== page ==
Psalm 38: Finding Rest in Forgiveness

First Off…read Psalm 38!

dog-shaming-40__605One of the internet sensations right now is animal-shaming. The owner comes home and sees that their beloved family member (a dog or a cat…usually a dog) has utterly destroyed the home. The couch is ripped up, pillows have had their innards pulled out, the walls have been chewed on and scratched up, shoes have been destroyed, and it simply looks like a tornado has dropped down inside the house, destroyed all it could, then just as quickly as it arrived… “poof” … it disappears. Then the shame comes. The dog simply looks guilty. They know what they’ve done. They know they’ve been caught. Even in those instances where there are multiple dogs in the home…the guilty party…looks ever so guilty and the other dog appears to want nothing to do with them – he/she has distanced themselves from the guilty home-wrecker of a friend that once was.

David…is ever so guilty for his sins, and his friends, his companions, those he is normally with…are avoiding him (11). It’s so bad for David that in verses 13 and 14 David feels as if he cannot speak or hear. He’s simply at a loss.

Grief is a powerful word and emotion…especially when you grieve for the pain and sin YOU have caused.

Now we don’t know what sins David has committed – but what we do know is that his pain is real, his anguish is deep, and his grief is all-consuming (as it usually is). What could someone have done that would cause God to be angry (1)? Would could we ever do to feel like God would shoot arrows at us or cause God’s hand to come down heavily upon us (2)? Guilt so strong (4), wounds so deep and infected (5), back so sore from bowing in guilt (6) and heart so full of anguish that even the “light” of their eyes has flickered out (10)? Again, we simply don’t know…but I would actually ask if it matters? Do specifics help us? Nope.

I think we can all relate to the feelings David has. We know what it’s like to do something so bad that we feel there is no hope for us. We’ve been in that place where guilt, shame, grief, and agony are ever-present. Maybe you betrayed a friend. Maybe you did something to save your own skin at the expense of a co-worker. Maybe you lied, stole, or even turned your back on God. Again, the specifics don’t matter here because we’ve all felt the sting of guilt with grief.

The worst part? It seems like the deeper we sink into our guilt…the more pain we feel. The further the pit…the darker the anguish. And depending on WHAT we have done…it could even lead to the further from God we feel. As if our guilt has created this massive chasm that not even God could cross. Scratch that. My shame is so bad BECAUSE of what I’ve done that God simply doesn’t even want to cross over to me. Instead…he shoots arrows at me – and his shot is true. His anger so bad that his hand just weighs me down. His disappointment so strong that it rings in my head to the point where I cannot hear and cannot speak.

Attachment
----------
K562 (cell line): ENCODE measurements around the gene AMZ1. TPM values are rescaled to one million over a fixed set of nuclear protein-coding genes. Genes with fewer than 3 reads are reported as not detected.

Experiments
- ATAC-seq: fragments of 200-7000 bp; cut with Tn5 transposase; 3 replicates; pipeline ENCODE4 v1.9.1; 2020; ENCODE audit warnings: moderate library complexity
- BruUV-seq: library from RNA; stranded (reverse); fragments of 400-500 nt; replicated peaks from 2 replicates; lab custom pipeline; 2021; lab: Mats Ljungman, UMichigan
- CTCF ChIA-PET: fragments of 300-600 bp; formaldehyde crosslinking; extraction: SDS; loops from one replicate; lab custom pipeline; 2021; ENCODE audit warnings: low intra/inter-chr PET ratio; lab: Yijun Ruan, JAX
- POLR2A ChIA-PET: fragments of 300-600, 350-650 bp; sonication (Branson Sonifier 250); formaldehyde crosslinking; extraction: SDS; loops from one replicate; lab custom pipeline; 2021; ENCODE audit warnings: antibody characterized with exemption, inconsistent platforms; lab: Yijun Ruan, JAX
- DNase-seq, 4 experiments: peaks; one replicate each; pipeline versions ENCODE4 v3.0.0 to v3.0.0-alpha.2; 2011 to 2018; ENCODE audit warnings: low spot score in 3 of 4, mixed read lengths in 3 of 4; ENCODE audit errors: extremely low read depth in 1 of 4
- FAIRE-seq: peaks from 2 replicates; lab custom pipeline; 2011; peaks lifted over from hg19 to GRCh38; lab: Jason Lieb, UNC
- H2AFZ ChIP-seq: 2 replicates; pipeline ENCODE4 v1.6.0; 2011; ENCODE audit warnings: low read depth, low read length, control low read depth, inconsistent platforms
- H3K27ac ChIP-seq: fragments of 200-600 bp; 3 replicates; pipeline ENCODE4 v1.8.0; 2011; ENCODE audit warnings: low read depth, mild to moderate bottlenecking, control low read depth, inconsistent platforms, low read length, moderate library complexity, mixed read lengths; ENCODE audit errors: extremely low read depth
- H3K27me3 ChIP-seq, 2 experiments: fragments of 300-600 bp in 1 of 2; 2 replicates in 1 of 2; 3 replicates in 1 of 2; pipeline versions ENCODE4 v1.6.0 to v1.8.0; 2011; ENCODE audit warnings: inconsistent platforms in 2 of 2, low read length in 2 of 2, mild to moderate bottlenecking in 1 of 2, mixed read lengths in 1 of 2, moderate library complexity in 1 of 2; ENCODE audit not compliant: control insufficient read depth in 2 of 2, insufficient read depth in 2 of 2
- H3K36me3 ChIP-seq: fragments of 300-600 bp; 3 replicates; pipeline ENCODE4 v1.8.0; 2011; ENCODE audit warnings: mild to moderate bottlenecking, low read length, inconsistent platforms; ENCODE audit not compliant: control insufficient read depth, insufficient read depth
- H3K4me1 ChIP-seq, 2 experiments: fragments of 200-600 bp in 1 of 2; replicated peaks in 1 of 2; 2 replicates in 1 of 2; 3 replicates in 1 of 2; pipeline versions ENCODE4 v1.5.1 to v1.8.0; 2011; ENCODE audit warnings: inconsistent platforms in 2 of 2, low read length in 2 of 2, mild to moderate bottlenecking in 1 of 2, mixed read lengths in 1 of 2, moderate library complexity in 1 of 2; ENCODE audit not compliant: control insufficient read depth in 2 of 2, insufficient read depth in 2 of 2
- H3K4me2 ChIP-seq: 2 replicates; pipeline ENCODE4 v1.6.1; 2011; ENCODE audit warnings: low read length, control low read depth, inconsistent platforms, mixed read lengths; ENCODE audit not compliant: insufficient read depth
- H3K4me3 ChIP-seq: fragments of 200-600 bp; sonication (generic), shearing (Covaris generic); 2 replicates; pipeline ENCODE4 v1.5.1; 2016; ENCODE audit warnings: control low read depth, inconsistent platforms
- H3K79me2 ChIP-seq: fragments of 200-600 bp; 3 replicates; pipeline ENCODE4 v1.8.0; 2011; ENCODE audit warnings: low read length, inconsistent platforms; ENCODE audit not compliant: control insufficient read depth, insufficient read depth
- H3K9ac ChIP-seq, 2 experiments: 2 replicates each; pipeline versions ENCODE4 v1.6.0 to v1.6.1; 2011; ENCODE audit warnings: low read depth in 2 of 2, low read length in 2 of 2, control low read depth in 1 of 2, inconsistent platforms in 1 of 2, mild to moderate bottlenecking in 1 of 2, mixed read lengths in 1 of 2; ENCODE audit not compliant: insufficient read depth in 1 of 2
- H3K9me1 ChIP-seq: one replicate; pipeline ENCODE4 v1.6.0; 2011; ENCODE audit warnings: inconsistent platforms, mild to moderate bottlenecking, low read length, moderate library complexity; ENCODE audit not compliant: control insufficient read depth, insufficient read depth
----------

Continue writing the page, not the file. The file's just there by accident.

Again I ask: does it matter that we don’t know where his pain is coming from? I would argue no, because the psalm isn’t about the sins committed…the psalm is about the UNDERSTANDING of the pain caused and the guilt felt, and even more so, this psalm is a reflection of the forgiveness that comes.

David knew he sinned and caused God pain and that pained him. We need to allow David to feel what he’s feeling because it’s that guilt and shame that not only speaks of one’s own actions but also how deeply he loves God. Grief and personal torment only fall upon us when we truly love the one we’ve hurt and feel remorse. Caring about what we have done is actually a sign of caring for the one we’ve hurt.

And there is an acknowledgment that MUST take place when we’ve hurt God. We have to come to Him, we have to acknowledge our sins, we have to name what we’ve done because it is only in that space, it is only in that understanding that we can truly begin to heal. Forgiveness can only happen when we seek forgiveness. Restoration can only take place when we face the music (so to speak). And this is what David eventually does. After 20 verses of pain and anguish, he closes psalm 38 with 2 verses (21-22) that ask for forgiveness. “Do not forsake me”… “do not be far from me”… “come quick and help me”… “O Lord my Savior

That last one…is EVERYTHING to us. “Savior” means someone who saves – right? Saves us from our guilt, saves us from our fear of abandonment from God, saves us from OURSELVES, saves us from our anguish, and most importantly…saves us from that “heavy hand” or “piercing arrows”.

Christ = Savior.

It’s interesting how our Savior is also the one we fear we’ve hurt the most (and in most cases, we have hurt the most). And that’s simply how God works. For all the pain we cause HIM he wants no pain to be done to us. Christ takes all that we suffer, all the anguish we place upon ourselves, all the guilt we harbor and live into, all the grief we swim in because of the harm we’ve done…Christ says, “give me all of that…and I will give you rest” (Matthew 11:28)

I think guilt and shame for what we have done can be a good thing…if we allow it to help us learn from our past mistakes. But never should we dwell in the past nor in the present guilt. We are to find rest in forgiveness.

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